New York – January 25 -- Sixty-three years ago, January 25, 1945, sodium fluoride was slowly poured into Grand Rapids, Michigan’s public water supply to prove that fluoridation reduces children’s tooth decay. Nearby Muskegon was left fluoridation-free as the experiment’s control city for comparison purposes.
The study failed; but early fluoridationists ignored this inconvenient truth.
Named a “demonstration project” so as not to alarm residents about what was actually occurring, the experiment was meant to last 15 years. After only five years, cavities went down in both Grand Rapids and Muskegon. So officials fluoridated Muskegon which scientifically nullified the study.(1)
Today Americans are fluoride overdosed, suffer from fluoride’s toxic effects while cavity rates rise.
"Grand Rapids has a moral obligation to stop fluoridation instead of glorifying it so as to protect all Americans," says lawyer Paul Beeber, President, New York State Coalition Opposed to Fluoridation. "Grand Rapids current Mayor, who is also an ordained minister, should begin that process." says Beeber.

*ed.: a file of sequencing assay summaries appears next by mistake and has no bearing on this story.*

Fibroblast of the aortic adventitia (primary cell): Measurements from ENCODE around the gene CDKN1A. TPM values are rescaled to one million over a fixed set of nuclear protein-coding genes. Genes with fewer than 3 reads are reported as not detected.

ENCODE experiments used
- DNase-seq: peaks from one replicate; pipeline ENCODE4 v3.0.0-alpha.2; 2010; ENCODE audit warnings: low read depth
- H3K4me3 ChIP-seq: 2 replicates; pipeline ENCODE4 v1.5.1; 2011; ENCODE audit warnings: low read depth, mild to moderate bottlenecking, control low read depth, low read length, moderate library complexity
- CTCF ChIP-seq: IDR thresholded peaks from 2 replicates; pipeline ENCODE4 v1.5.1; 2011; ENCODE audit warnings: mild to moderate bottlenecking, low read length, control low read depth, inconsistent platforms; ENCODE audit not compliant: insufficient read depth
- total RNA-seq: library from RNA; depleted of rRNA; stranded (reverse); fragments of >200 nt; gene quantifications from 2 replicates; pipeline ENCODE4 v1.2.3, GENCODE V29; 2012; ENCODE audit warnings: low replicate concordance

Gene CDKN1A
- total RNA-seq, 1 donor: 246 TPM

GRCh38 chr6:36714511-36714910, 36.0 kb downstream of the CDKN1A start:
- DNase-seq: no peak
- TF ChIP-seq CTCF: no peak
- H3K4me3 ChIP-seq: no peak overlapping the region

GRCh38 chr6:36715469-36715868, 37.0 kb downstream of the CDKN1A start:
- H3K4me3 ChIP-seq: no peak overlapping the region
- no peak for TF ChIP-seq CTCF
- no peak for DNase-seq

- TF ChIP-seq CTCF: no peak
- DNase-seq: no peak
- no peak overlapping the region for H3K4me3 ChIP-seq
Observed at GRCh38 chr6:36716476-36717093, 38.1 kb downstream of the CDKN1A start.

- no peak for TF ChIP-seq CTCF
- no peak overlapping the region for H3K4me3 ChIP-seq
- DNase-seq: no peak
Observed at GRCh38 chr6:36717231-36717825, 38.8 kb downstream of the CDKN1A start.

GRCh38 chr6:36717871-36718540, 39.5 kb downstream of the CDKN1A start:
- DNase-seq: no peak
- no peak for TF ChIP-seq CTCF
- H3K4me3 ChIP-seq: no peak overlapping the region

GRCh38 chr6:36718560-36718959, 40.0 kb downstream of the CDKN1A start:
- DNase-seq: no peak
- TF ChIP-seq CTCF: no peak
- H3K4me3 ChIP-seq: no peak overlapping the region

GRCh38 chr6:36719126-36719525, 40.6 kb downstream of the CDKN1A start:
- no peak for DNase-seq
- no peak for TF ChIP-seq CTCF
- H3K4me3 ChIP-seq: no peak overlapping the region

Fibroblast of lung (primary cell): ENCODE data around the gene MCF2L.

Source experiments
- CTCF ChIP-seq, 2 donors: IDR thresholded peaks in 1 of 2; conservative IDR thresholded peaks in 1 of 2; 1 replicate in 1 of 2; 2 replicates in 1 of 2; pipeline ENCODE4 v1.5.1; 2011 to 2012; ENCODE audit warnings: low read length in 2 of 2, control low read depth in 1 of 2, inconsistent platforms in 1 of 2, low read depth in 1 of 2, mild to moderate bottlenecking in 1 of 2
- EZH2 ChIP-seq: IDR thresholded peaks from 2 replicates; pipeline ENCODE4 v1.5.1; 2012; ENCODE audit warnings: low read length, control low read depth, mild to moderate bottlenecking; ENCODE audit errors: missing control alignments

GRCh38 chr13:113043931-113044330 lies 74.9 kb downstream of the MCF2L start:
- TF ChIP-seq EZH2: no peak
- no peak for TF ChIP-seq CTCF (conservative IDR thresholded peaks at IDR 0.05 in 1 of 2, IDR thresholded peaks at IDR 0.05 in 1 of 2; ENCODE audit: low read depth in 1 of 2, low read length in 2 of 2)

There are many errors in the Grand Rapids experiment. (2) When a firm of professional statisticians was employed to study the data published from the trial, they concluded: "the lack of sophistication shown in selecting the sample leads to complete bewilderment as to the precise effects or the extent of the effect of fluoridation" (De Stefano 1954).
The Grand Rapids experiment never proved fluoridation was effective and didn’t even look for adverse health effects. But that hasn’t stopped public officials and organized dentistry from saying it did. In fact, two monuments have been built in fluoridation’s honor in Grand Rapids. The first one crumbled and fell apart just as over-fluoridated children’s teeth tend to do.
So what’s happening today?
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